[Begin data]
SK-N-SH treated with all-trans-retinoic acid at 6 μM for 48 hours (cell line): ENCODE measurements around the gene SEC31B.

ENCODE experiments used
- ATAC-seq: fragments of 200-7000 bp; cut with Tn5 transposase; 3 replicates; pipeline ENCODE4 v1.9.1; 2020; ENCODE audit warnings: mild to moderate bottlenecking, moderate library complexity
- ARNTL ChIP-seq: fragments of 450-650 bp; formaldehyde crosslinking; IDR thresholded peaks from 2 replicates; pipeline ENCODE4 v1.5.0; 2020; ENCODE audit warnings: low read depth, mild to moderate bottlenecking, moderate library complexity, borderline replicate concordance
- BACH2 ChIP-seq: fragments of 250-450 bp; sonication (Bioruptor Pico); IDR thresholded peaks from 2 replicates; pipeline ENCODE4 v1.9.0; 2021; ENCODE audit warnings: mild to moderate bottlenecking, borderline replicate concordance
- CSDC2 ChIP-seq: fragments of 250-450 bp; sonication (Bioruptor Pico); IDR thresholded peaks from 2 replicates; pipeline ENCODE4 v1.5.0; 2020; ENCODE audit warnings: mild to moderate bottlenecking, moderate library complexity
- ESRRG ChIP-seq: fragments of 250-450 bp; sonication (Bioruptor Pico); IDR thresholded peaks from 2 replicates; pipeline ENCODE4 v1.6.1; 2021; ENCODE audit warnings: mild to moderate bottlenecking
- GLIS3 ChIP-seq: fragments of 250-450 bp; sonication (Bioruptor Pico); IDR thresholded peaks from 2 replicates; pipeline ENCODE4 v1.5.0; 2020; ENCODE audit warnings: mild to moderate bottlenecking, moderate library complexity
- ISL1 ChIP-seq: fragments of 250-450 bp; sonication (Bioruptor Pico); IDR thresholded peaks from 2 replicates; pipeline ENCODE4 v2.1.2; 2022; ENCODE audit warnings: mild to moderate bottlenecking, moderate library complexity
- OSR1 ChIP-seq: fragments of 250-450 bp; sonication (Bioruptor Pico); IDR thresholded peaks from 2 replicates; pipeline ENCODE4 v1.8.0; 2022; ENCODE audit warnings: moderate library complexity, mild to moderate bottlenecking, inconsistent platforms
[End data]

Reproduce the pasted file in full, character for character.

SK-N-SH treated with all-trans-retinoic acid at 6 μM for 48 hours (cell line): ENCODE measurements around the gene SEC31B.

ENCODE experiments used
- ATAC-seq: fragments of 200-7000 bp; cut with Tn5 transposase; 3 replicates; pipeline ENCODE4 v1.9.1; 2020; ENCODE audit warnings: mild to moderate bottlenecking, moderate library complexity
- ARNTL ChIP-seq: fragments of 450-650 bp; formaldehyde crosslinking; IDR thresholded peaks from 2 replicates; pipeline ENCODE4 v1.5.0; 2020; ENCODE audit warnings: low read depth, mild to moderate bottlenecking, moderate library complexity, borderline replicate concordance
- BACH2 ChIP-seq: fragments of 250-450 bp; sonication (Bioruptor Pico); IDR thresholded peaks from 2 replicates; pipeline ENCODE4 v1.9.0; 2021; ENCODE audit warnings: mild to moderate bottlenecking, borderline replicate concordance
- CSDC2 ChIP-seq: fragments of 250-450 bp; sonication (Bioruptor Pico); IDR thresholded peaks from 2 replicates; pipeline ENCODE4 v1.5.0; 2020; ENCODE audit warnings: mild to moderate bottlenecking, moderate library complexity
- ESRRG ChIP-seq: fragments of 250-450 bp; sonication (Bioruptor Pico); IDR thresholded peaks from 2 replicates; pipeline ENCODE4 v1.6.1; 2021; ENCODE audit warnings: mild to moderate bottlenecking
- GLIS3 ChIP-seq: fragments of 250-450 bp; sonication (Bioruptor Pico); IDR thresholded peaks from 2 replicates; pipeline ENCODE4 v1.5.0; 2020; ENCODE audit warnings: mild to moderate bottlenecking, moderate library complexity
- ISL1 ChIP-seq: fragments of 250-450 bp; sonication (Bioruptor Pico); IDR thresholded peaks from 2 replicates; pipeline ENCODE4 v2.1.2; 2022; ENCODE audit warnings: mild to moderate bottlenecking, moderate library complexity
- OSR1 ChIP-seq: fragments of 250-450 bp; sonication (Bioruptor Pico); IDR thresholded peaks from 2 replicates; pipeline ENCODE4 v1.8.0; 2022; ENCODE audit warnings: moderate library complexity, mild to moderate bottlenecking, inconsistent platforms